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Small Business Retirement Plans – SEP-IRA vs. Solo 401(k)

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Lincoln-Herndon Law Offices, Springfield

This time of year many small business owners are looking for additional tax deductions.  One of the best deductions is funding a retirement plan.  Beyond any tax deduction you are saving for your retirement.  As a fellow small business person, I know how hard you work.  You deserve a comfortable retirement.  Two popular plans are the SEP-IRA and Solo 401(k).

A comparison of the main features of the two plans

SEP-IRA Solo 401(k)
Who can contribute? Employer contributions only Employer contributions and employee deferrals
Employer contribution limits For 2013, up to 25% of the participant’s compensation or $51,000 ($50,000 for 2012), whichever is less.Contributions are deductible as a business expense and are not required every year. For 2013, employer plus employee contribution limit is $51,000 ($56,500 if the employee is age 50 or older).  For 2012 the limits are $50,000 and $55,500.Contributions are deductible as a business expense and are not required every year.
Employee contribution limits Technically there are no employee contribution limits, but employees can contribute to an IRA (Traditional, Roth, or Non-Deductible based upon their individual circumstances). $17,000 for 2012 and $17,500 for 2013.  An additional $5,500 for participants 50 and over.  In no case can this exceed 100% of compensation.
Eligibility Typically, employees must be allowed to participate if they are over age 21, earn at least $550 annually, and have worked for the same employer in at least three of the past five years.  Check with your custodian for specific eligibility requirements. No age or income restrictions, generally.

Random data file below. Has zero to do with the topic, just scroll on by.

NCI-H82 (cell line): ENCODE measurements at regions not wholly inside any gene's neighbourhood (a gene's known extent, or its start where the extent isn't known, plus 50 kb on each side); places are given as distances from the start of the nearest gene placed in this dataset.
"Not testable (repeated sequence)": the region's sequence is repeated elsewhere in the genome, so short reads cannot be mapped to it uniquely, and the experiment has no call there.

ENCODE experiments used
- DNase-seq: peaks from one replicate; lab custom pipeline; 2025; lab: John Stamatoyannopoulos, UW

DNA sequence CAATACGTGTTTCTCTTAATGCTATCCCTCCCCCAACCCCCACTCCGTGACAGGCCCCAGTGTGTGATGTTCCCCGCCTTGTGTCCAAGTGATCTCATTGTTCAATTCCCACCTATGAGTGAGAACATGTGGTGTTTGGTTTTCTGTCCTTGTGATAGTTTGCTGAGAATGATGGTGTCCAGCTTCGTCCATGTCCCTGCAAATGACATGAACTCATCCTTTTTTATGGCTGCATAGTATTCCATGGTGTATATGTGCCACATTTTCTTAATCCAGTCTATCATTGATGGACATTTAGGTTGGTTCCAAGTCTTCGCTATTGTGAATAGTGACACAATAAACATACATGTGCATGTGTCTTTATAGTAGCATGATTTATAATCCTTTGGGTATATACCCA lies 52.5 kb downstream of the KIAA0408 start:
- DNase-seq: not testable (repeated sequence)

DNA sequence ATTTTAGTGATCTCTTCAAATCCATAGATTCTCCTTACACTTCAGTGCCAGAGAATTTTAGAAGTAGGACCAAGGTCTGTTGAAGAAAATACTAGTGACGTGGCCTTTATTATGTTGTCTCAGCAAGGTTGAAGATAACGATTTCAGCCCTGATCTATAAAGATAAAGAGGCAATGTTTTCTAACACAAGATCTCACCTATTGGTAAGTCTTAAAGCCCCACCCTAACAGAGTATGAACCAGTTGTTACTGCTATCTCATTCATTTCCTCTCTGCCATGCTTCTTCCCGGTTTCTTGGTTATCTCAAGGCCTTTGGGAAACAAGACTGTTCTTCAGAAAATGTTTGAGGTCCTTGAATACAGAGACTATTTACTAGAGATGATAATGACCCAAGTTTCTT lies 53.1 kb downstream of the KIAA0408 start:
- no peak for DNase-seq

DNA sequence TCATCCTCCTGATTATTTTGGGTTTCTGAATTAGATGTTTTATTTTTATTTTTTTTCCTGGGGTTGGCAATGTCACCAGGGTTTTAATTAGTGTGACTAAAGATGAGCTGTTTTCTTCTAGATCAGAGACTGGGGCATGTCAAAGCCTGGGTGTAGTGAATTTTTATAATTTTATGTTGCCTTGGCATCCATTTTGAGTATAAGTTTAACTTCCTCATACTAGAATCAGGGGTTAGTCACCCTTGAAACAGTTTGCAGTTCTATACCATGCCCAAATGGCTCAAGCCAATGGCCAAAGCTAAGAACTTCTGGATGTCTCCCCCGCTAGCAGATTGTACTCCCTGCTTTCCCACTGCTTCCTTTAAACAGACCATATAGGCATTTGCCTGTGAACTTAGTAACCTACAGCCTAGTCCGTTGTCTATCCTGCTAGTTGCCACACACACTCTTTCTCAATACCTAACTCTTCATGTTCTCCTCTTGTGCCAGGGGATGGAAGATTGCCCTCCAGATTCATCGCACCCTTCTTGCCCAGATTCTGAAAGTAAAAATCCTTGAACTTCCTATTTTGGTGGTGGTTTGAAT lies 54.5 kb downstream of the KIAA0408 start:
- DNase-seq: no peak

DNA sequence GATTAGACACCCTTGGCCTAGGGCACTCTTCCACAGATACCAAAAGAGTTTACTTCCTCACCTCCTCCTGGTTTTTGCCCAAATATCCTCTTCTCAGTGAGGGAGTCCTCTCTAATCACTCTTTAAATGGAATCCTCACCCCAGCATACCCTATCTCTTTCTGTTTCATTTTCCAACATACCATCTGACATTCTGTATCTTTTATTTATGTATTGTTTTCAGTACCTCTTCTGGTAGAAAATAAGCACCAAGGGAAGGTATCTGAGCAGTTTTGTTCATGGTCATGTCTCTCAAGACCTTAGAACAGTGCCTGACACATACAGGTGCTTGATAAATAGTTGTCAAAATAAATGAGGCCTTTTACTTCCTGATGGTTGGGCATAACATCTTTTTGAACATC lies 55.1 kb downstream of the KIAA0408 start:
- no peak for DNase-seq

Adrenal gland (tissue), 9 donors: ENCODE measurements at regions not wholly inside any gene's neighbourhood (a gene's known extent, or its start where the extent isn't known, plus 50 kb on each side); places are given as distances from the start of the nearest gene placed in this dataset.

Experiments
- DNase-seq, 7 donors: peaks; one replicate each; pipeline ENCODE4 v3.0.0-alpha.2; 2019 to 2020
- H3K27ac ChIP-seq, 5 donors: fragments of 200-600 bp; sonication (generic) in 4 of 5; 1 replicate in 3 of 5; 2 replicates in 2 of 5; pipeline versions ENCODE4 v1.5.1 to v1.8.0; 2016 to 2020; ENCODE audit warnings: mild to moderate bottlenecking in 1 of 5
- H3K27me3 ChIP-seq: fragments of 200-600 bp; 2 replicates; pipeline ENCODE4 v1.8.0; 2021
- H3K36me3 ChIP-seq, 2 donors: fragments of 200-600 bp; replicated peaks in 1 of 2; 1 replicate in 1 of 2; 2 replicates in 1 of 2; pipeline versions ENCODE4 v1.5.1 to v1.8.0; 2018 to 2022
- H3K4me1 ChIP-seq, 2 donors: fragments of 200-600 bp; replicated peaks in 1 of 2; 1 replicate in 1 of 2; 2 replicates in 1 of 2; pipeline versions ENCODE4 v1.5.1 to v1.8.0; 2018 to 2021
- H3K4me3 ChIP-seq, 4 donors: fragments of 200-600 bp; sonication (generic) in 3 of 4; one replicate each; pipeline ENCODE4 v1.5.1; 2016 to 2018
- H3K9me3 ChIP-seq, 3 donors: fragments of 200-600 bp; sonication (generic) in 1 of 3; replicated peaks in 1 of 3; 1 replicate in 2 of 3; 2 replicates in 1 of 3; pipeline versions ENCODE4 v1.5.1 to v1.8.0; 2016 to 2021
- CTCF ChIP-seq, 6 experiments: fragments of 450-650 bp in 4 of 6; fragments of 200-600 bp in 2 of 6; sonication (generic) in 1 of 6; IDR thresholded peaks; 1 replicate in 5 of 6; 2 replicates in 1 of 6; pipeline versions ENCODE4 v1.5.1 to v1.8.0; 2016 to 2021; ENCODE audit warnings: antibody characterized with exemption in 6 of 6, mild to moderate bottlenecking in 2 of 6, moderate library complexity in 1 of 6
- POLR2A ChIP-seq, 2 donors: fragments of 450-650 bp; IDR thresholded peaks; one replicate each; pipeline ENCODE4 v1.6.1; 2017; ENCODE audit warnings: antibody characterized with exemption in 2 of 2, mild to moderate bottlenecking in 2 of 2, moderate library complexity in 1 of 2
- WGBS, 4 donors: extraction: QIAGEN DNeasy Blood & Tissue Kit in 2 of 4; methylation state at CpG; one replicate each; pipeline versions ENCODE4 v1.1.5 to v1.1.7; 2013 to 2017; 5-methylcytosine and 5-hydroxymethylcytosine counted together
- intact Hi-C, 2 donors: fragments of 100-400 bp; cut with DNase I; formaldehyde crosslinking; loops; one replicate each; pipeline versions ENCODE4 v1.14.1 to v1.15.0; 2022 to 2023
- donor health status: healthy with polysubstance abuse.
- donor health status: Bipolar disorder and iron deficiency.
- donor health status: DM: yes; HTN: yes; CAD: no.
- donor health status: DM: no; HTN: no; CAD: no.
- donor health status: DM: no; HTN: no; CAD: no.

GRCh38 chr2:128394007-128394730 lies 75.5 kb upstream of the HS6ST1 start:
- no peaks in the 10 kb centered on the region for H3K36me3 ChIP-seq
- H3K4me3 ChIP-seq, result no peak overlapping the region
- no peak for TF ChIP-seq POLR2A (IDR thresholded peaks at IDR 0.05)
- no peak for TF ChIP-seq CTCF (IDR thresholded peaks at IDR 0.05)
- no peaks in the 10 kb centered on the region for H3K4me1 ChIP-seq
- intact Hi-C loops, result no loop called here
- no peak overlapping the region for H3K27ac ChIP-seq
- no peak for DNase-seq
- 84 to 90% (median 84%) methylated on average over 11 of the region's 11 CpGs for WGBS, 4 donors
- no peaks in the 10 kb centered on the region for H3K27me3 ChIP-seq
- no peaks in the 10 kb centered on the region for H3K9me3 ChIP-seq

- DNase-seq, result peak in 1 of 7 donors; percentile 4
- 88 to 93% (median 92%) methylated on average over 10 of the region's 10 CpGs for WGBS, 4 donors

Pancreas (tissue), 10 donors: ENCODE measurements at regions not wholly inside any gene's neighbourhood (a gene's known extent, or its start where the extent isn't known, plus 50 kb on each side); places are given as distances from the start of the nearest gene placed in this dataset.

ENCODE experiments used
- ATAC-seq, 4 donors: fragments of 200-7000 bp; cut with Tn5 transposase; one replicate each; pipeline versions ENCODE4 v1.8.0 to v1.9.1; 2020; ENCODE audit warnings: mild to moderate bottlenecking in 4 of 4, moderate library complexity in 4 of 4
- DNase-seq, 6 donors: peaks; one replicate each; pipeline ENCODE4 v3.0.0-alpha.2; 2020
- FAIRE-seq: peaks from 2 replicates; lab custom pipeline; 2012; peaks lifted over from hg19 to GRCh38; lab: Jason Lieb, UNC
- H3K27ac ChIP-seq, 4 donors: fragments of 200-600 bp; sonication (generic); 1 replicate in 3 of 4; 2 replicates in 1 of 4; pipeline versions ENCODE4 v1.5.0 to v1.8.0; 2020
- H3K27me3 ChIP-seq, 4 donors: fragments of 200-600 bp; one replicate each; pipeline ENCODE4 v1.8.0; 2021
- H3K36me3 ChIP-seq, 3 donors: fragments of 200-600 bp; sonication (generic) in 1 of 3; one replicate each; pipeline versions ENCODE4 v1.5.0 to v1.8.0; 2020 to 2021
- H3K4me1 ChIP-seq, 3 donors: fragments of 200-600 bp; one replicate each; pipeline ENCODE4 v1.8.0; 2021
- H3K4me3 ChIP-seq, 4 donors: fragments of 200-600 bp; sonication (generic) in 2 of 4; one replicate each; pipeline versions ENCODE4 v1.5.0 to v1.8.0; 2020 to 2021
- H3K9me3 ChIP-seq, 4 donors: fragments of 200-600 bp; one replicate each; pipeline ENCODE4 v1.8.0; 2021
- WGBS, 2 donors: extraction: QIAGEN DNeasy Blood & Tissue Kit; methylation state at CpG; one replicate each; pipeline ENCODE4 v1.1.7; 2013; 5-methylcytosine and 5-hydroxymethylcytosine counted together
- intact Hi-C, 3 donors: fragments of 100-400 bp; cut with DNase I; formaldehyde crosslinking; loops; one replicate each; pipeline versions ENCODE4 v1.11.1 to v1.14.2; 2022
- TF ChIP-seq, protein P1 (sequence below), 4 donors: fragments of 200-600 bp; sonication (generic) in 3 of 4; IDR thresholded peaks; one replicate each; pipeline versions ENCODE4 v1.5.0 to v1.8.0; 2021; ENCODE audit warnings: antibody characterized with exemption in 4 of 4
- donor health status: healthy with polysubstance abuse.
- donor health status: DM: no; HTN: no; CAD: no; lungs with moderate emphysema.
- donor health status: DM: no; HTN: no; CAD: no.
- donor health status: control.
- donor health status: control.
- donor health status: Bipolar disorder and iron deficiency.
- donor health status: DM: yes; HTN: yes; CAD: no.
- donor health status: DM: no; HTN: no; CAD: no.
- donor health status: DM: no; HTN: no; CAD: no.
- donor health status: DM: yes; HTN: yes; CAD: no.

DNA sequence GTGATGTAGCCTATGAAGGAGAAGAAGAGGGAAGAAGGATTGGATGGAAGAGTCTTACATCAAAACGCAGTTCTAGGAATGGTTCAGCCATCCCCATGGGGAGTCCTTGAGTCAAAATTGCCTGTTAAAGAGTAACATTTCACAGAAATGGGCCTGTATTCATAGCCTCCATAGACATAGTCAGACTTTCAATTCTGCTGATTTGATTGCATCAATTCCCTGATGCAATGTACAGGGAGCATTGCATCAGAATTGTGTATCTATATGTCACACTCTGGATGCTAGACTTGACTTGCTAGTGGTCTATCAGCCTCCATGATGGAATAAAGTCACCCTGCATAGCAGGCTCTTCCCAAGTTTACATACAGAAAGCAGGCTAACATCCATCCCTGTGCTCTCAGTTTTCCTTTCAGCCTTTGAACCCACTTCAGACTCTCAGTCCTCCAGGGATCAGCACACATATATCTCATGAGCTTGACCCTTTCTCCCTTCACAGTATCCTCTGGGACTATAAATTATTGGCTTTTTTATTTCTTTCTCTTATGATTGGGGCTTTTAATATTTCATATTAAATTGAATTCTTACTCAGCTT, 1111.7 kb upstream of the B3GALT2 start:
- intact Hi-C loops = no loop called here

Note the Solo 401(k) is also referred to as an Individual 401(k).

A few points to consider 

  • While a SEP-IRA can be used with employees in reality this can become an expensive proposition as you will need to contribute the same percentage for your employees as you defer for yourself.  I generally consider this a plan for the self-employed.
  • Both plans allow for contributions up your tax filing date, including extensions for the prior tax year.  The Solo 401(k) plan must be established by the end of the calendar year.
  • Note that the SEP-IRA contribution is calculated as a percentage of compensation.  If your compensation is variable so will the amount that you can contribute to plan year-to year.  Even if you have the cash to do so, your contribution will be limited by your income for a given year. 
  • By contrast you can defer the lesser of $17,500 ($23,000 if 50 or over) or 100% of your income for 2013 into a Solo 401(k) plus the profit sharing contribution.  This might be the better alternative for those with plenty of cash and a variable income.
  • Loans are available from Solo 401(k)s, but not with SEP IRAs.
  • A Roth feature is available for a Solo 401(k) if allowed by your plan document. There is no Roth feature for a SEP IRA.